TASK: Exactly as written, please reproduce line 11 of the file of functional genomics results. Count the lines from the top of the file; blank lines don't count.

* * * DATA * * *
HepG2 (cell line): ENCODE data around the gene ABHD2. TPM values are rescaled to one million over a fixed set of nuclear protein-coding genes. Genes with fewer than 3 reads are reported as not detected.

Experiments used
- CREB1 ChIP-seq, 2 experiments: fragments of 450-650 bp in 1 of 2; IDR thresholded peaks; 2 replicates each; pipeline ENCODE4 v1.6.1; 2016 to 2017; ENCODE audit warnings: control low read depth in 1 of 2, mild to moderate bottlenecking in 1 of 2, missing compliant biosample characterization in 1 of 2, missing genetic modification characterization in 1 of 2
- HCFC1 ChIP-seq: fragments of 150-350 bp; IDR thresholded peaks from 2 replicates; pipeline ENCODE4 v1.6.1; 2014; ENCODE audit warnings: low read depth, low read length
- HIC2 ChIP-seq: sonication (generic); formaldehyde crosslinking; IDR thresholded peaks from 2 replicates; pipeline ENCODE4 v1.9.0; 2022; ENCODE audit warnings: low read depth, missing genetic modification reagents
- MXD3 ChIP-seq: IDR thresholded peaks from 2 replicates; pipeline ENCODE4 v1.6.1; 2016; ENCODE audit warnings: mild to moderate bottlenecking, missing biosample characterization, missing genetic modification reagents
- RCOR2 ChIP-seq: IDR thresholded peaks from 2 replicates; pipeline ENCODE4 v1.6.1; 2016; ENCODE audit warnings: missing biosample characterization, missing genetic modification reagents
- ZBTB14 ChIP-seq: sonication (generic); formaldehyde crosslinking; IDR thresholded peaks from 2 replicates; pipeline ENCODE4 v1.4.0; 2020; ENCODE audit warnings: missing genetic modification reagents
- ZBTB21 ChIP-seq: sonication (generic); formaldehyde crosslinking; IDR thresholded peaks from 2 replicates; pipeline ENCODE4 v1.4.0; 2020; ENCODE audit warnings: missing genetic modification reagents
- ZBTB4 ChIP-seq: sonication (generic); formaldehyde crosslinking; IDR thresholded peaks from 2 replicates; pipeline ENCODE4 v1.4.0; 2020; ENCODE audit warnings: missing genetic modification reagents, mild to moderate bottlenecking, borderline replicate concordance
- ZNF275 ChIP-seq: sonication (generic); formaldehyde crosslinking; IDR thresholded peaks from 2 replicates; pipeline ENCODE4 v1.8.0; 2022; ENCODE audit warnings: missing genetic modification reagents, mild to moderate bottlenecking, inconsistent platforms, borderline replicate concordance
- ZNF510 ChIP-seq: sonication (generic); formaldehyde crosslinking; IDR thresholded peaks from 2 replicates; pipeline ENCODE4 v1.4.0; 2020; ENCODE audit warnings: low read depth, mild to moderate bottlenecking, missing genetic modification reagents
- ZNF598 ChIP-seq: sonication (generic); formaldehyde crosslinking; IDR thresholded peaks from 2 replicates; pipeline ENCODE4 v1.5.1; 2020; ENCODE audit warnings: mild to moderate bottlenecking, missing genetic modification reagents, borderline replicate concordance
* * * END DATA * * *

- ZNF275 ChIP-seq: sonication (generic); formaldehyde crosslinking; IDR thresholded peaks from 2 replicates; pipeline ENCODE4 v1.8.0; 2022; ENCODE audit warnings: missing genetic modification reagents, mild to moderate bottlenecking, inconsistent platforms, borderline replicate concordance